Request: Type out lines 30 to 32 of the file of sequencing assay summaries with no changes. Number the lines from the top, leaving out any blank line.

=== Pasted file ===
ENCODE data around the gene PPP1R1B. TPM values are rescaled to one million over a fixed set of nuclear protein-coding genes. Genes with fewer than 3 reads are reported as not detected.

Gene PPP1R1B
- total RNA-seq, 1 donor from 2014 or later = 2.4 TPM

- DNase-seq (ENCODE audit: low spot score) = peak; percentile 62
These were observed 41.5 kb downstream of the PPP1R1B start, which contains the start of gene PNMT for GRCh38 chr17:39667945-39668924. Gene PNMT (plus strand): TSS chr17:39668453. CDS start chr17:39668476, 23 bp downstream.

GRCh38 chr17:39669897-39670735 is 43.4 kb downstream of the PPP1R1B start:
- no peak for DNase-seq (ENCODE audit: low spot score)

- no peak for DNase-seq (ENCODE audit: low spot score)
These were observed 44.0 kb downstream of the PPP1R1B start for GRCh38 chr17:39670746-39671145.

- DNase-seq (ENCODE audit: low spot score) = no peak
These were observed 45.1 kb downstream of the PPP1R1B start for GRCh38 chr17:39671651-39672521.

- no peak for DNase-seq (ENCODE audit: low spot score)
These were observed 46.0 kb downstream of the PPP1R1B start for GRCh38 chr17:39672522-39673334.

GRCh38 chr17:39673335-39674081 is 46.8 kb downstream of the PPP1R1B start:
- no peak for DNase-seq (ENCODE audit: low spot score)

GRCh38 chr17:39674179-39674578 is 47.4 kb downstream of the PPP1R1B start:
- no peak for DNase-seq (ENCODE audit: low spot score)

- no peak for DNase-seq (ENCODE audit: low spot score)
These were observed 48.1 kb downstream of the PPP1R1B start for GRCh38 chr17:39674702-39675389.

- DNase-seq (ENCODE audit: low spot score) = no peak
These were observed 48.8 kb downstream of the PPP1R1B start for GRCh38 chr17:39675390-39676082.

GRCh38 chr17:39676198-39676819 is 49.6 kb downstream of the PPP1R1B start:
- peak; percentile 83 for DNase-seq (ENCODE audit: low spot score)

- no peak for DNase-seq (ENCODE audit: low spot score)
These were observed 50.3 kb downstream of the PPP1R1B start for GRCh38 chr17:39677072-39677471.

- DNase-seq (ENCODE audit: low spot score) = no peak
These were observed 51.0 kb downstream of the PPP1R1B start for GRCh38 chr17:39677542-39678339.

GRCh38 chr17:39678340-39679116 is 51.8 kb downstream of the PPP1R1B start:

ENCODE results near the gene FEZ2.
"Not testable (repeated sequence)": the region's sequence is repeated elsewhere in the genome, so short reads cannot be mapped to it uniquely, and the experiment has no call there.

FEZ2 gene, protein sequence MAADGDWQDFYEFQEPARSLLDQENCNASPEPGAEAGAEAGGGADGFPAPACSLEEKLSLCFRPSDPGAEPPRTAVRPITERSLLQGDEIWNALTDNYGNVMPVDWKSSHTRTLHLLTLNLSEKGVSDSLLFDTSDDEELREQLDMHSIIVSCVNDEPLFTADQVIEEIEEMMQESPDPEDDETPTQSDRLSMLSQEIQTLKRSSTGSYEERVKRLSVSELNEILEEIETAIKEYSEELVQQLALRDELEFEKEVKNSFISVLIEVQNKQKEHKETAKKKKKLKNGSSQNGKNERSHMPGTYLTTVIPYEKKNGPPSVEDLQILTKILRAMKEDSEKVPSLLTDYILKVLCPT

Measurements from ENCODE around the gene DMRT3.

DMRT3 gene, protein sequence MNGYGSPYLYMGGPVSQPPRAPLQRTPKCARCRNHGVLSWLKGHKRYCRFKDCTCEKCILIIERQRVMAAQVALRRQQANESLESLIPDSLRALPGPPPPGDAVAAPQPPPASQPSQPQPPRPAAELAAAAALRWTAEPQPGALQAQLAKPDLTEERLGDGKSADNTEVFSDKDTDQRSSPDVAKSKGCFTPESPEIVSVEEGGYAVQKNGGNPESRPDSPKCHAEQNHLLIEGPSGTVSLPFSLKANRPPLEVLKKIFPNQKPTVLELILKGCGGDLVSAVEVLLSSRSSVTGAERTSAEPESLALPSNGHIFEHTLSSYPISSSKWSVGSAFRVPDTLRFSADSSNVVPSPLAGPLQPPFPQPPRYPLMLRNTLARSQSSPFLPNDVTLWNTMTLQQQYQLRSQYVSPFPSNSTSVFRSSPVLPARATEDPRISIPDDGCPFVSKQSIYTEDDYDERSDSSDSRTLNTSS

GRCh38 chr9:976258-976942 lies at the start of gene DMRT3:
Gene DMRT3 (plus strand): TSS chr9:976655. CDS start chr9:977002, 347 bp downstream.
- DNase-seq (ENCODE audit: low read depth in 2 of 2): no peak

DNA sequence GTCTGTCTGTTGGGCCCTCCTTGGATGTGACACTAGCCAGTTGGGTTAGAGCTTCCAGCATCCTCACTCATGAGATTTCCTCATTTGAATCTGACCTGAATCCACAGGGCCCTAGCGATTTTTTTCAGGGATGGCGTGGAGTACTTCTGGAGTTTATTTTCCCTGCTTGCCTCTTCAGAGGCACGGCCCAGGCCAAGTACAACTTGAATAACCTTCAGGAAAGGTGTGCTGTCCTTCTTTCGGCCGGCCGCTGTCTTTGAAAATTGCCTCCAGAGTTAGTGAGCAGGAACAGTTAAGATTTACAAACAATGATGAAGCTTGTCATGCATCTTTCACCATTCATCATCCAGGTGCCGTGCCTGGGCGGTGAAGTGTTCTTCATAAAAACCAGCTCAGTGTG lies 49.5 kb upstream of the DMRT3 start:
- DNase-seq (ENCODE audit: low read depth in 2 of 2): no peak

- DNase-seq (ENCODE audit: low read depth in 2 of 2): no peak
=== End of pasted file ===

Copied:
"Not testable (repeated sequence)": the region's sequence is repeated elsewhere in the genome, so short reads cannot be mapped to it uniquely, and the experiment has no call there.

FEZ2 gene, protein sequence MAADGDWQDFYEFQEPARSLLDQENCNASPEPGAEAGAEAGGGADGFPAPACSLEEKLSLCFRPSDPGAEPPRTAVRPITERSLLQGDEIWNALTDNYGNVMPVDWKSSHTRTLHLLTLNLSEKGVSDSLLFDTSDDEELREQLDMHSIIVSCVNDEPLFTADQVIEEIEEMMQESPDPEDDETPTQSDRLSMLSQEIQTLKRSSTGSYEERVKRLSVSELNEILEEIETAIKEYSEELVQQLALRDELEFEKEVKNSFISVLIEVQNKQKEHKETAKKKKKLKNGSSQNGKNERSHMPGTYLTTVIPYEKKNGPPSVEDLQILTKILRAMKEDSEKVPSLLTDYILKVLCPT

Measurements from ENCODE around the gene DMRT3.